Additionally, questions have been raised about who these troops are supposed to be fighting in the first place.  Despite the posture of the U.S. government that Assad must go, it has not done much aside from rhetoric to fulfill this oration.  The rebels are being trained to serve as the ground force that will supplement the U.S.-led global anti-IS group coalition, which has only conducted air strikes.  It is not clear how the U.S. will protect U.S.-trained rebel forces if they are attacked by Assad’s soldiers.  Furthermore, the ultimate goal of rebel factions is to oust Assad and it is unclear if the U.S. will be able to prevent these forces from attacking or waging offensives against regime bastions – this would serve as a de facto regime change force.

This week, the leader of Syrian opposition National Coalition has requested that the U.S. establish “safe havens” in Syria to protect the gains of rebels.  Such a prospect would require coordination between multiple nations and potentially ground troops.  The request is reminiscent of calls for the U.S. and international community to establish a no-fly zone in Syria a few years ago to not only protect rebel and civilian areas, but also to serve as a place along the Turkish border to allow individuals to flee and possibly train troops.  At the time, the U.S. was not as involved militarily and the establishment of a no-fly zone would have, in the view of some, have been tantamount to an act of war against the Assad regime.  Now, the U.S. military efforts in Syria are aimed at the IS group and the U.S. has not done much in terms of direct action against the Assad regime.  Despite continued calls for a no-fly zone and the establishment of a safe-haven, such actions would have greater geo-political implications with nations such as Russia and Iran, with whom the U.S. is involved in intense negotiations over curbing their alleged nuclear program.       

Turkey and Saudi Arabia have also discussed adding ground troops to the mix.  Both nations are vehemently against the Assad regime and have long financially and militarily aided rebel (and Islamist) groups to support his ouster.  It is difficult to say how the U.S. would view such a force or how the U.S. might cooperate with them.  Moreover, the recent gains by rebel groups have rallied wealthy Gulf and regional donors to once again pledge funds to their cause, provoking claims of aiding more radical groups.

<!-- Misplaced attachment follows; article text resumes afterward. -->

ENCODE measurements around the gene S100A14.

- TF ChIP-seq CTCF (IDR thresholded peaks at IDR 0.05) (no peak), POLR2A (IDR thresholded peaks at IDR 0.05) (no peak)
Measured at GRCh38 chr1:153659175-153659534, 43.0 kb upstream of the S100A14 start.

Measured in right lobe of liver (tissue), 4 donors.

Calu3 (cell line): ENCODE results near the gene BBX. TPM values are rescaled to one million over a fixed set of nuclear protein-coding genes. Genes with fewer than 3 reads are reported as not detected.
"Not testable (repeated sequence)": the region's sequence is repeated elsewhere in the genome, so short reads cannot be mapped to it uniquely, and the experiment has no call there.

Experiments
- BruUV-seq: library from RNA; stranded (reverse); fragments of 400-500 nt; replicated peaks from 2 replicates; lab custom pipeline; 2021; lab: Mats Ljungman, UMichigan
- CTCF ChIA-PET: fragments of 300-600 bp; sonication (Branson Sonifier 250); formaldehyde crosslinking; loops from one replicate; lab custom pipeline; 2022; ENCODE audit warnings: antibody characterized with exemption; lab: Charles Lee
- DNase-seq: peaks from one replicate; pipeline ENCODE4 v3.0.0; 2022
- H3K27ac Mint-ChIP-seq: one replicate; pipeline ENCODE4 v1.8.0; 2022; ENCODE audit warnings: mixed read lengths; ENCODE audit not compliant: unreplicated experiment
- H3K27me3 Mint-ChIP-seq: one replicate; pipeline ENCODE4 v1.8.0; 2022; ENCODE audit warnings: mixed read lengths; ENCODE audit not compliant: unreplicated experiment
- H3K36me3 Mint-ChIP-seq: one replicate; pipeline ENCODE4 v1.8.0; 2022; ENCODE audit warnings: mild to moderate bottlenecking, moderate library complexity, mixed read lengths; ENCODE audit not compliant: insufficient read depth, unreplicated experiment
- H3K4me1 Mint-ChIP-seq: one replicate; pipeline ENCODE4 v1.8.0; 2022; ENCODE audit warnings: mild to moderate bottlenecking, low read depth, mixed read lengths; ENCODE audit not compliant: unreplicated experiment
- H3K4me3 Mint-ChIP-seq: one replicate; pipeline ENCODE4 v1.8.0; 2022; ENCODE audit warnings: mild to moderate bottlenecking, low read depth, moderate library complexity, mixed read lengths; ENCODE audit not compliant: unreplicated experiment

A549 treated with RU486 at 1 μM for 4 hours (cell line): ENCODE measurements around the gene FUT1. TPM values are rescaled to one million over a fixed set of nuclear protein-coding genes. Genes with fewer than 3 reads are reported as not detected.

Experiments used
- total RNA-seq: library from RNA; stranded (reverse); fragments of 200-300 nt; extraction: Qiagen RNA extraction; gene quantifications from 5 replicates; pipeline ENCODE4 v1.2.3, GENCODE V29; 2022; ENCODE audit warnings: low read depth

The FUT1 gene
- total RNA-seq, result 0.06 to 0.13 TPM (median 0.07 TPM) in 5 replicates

Diplomatic Implications

Following the military campaigns that are aimed to roll back the gains of militants (though, the U.S. efforts in Syria are only described as taking place in the “collective self-defense” of Iraq to keep the IS group out and bolster Iraqi security under an “Iraq first” strategy) there must be a discussion about a political process and a next step for governing.  The prospect that groups such as IS and JN, along with other rebel organizations of varying interests control territory poses several problems, mainly what happens if Assad is ousted, though, while Assad is still the sovereign, he only controls a small portion of his territory, providing a glimpse into what the future of Syria could look like – especially considering that several experts have weighed-in that the borders of Syria are unlikely to remain complete after the conflict.

For the U.S., while the gains made by rebels are applauded, at the same time, officials do not want to see another territory controlled by those sympathetic to or affiliated with al-Qaeda vis-à-vis pre-9/11 Afghanistan. 

The International Crisis Group –  an independent, non-profit, non-governmental organization focused on conflict resolution – recently offered several solutions and a baseline framework international partners can try to implement toward peace and stability in Syria.  In the short-term, nations should work to “strengthen the mainstream opposition in coordination with Ankara, Riyadh and Doha, while signalling [sic] to Iran willingness to negotiate a sustainable resolution that takes Tehran’s core geopolitical concerns into account.”  Power should be shifted from more radical groups such as JN and IS while incentivizing moderate groups to participate in the political process as well. 

For the U.S., international dialogue that includes all parties will be difficult.  While the U.S. is involved with nuclear negotiations with Iran, Iran’s combative posture toward the U.S. in the Middle East continues to be a cause for concern.  Their main proxy in Syria, Lebanese Hezbollah, has gained much more influence and there are even reports that Syrian government military soldiers are serving as subordinates of Hezbollah commanders in Hezbollah controlled portions of the country.  As such, Iran and its anti-American proxies have a major stake in the future of Syria, which does not favor the U.S. or its allies such as Saudi Arabia.  Iran was only invited to the Geneva II discussions on a conditional basis, by the U.S., which raised tensions.

Russia also poses problems as they are aligned with Syria’s embattled leader and the U.S. and other western powers have issued a series of economic sanctions to deter continued aggression in Ukraine.  The Ukraine dispute could complicate diplomatic efforts that would bolster groups opposed to Russia and Iran.   


The path forward remains unclear.  All eyes will be on discussions in Geneva on Monday but there remains little hope that the situation will improve.  The U.S., as with all parties involved, might be forced to take the good with the bad in some case.